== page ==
Harvesting light

Coral reef

21 November 2008 by Sebastian Hennige

To protect coral reefs we need to understand how they respond to stressful conditions - and that's proving more complex than previously thought. Sebastian Hennige explains.

Coral reefs are in trouble. Human activities which disrupt the fine ecological balance of reefs, such as overexploitation for food, cyanide fishing for the aquarium trade or changes in land use which can lead to eutrophication, or excessive nutrients in the water, harm reefs at a local level. But climate change threatens all coral reefs. And while some still think that climate change is something to worry about in the future, reefs are under threat now. This is partly because increased sea temperatures can cause reefs to die en masse.

2008 is the International Year of the Reef, and many organisations, commercial and academic, are doing their part to raise public awareness about the value of coral reefs, the threats they face and what we can do to protect them. But to protect coral reefs, we need to understand them.

The way a coral skeleton reflects unused light back to the zooxanthellae makes corals more efficient light harvesters than plants!

Corals may seem like simple organisms, but it takes a complex relationship between an animal host and the algae that live inside it -termed 'zooxanthellae' - to let them invest energy into forming calcium carbonate skeletons - the complex 'rock' structures which we all recognise.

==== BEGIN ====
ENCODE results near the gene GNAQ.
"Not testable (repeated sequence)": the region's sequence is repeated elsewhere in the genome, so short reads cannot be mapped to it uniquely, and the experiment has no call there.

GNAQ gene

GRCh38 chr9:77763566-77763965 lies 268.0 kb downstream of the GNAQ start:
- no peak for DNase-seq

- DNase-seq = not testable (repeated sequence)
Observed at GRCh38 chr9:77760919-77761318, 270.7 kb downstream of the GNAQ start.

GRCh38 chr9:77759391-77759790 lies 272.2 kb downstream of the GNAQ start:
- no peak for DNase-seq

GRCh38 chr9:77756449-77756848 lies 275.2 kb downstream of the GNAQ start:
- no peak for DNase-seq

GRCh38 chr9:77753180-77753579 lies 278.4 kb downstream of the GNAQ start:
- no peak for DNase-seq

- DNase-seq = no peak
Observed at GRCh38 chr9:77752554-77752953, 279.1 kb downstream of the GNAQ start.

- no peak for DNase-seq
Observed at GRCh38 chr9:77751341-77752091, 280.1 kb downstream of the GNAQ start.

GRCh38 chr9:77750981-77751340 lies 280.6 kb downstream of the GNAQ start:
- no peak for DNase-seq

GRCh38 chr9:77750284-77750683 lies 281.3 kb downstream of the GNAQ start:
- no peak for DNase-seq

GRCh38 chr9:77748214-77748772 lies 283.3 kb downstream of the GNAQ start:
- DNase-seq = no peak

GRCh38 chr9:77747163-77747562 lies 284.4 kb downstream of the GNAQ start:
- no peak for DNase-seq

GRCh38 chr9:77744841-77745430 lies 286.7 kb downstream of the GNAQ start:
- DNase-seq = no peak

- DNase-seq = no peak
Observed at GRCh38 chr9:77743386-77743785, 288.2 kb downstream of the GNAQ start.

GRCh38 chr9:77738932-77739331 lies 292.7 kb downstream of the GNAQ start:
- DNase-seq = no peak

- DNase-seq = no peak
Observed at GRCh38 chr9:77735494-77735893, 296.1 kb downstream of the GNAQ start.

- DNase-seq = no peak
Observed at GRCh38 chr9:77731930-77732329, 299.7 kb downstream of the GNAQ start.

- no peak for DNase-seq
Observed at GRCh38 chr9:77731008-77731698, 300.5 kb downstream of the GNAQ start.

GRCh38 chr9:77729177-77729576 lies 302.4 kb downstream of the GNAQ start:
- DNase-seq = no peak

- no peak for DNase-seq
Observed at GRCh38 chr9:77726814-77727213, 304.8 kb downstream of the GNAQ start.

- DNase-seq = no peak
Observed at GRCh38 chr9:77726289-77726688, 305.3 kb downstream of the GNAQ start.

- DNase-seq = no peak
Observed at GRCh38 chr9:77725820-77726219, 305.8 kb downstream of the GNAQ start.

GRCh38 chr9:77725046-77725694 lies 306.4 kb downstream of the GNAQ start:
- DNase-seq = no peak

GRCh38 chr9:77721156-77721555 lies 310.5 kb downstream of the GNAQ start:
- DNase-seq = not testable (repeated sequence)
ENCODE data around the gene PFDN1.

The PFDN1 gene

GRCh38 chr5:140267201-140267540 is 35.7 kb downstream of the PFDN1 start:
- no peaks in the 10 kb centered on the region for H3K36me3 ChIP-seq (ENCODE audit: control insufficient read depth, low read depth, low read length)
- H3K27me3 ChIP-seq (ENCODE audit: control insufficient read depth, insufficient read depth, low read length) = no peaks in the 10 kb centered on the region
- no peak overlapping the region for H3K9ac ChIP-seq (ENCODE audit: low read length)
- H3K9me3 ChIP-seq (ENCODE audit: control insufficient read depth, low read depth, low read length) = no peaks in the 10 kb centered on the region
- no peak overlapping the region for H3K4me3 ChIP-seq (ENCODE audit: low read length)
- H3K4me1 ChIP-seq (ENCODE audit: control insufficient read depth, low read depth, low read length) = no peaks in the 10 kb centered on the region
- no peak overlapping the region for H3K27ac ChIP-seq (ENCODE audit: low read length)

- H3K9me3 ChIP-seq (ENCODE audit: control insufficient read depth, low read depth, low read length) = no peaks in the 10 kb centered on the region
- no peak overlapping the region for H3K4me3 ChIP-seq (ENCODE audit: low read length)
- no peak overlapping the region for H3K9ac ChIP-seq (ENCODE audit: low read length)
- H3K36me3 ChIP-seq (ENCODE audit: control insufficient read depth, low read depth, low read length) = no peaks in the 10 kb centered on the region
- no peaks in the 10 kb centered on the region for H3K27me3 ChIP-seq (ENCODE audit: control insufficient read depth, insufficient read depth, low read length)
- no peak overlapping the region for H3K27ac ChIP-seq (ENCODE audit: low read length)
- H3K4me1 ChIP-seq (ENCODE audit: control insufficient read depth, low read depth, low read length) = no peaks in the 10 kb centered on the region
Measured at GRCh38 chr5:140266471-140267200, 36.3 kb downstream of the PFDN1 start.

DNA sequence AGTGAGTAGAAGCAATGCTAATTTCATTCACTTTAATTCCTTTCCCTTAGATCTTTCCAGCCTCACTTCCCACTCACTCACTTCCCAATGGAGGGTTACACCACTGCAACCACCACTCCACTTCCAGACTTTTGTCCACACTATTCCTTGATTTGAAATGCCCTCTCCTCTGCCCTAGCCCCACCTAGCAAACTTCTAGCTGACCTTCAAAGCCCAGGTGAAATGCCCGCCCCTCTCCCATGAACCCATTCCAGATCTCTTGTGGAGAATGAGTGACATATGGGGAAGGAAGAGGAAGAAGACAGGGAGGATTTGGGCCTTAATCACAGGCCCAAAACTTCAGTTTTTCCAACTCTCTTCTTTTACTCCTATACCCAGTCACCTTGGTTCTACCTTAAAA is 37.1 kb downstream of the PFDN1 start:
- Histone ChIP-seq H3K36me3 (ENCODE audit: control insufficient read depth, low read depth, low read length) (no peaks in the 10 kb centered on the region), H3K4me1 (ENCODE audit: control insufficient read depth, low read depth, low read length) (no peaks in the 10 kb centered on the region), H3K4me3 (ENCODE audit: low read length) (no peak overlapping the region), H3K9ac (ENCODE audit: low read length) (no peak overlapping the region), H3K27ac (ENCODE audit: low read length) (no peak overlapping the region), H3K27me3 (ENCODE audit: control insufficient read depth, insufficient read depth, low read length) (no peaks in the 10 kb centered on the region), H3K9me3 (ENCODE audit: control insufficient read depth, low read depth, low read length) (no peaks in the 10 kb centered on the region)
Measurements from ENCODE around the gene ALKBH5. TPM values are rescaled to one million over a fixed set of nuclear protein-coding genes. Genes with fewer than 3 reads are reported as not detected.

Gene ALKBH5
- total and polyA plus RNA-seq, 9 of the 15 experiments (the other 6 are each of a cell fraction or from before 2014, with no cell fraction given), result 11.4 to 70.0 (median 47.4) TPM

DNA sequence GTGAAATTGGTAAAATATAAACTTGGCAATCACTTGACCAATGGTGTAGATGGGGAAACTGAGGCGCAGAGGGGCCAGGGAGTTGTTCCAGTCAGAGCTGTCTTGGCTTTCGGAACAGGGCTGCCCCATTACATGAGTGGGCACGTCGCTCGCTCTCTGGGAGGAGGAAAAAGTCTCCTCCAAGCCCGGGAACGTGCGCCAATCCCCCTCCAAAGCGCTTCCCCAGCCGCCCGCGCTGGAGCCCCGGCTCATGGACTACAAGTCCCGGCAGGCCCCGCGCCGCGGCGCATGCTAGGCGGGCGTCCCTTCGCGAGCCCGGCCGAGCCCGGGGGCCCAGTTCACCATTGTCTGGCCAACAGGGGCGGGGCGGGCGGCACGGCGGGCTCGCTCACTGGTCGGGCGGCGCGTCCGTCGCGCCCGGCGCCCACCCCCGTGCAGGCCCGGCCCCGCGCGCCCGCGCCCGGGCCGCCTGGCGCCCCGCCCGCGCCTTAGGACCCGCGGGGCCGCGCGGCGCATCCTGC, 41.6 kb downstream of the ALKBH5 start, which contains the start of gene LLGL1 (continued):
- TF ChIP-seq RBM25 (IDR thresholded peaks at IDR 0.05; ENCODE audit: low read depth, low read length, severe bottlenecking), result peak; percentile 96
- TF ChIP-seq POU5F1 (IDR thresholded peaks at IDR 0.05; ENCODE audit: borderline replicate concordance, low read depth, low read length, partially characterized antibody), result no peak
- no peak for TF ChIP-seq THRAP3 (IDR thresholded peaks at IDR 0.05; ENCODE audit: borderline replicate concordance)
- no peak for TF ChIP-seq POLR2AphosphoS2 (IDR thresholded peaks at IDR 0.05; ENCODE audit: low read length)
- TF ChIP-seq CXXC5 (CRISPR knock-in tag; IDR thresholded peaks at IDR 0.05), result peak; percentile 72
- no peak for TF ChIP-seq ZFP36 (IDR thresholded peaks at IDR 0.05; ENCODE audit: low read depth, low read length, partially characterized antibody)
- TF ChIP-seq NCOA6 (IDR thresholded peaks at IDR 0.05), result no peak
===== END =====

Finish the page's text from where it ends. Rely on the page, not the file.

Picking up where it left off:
When corals die, whether through direct or indirect effects of human activity, other organisms like algae replace them. Reefs lose their complexity and in turn cannot support as many animals such as fish or invertebrates. So keeping coral reefs healthy and associated biodiversity high is a good idea for many reasons, including as a potential food source and for ecosystem functioning and tourism. But how can we do this?

For efforts at management and conservation to be effective, we need a better understanding of the relationship between the coral animal and the zooxanthellae. This relationship is in essence simple: the algae get room and board - a place to live and nutrient-rich waste from the coral host - while the coral gets carbohydrates and sugars from the photosynthetic algae. Of course corals also feed themselves to attain essential nutrients in the same way an anemone or a jellyfish does - albeit on a much smaller scale - but the majority of energy for many comes from zooxanthellae.

Shedding light on fluorescence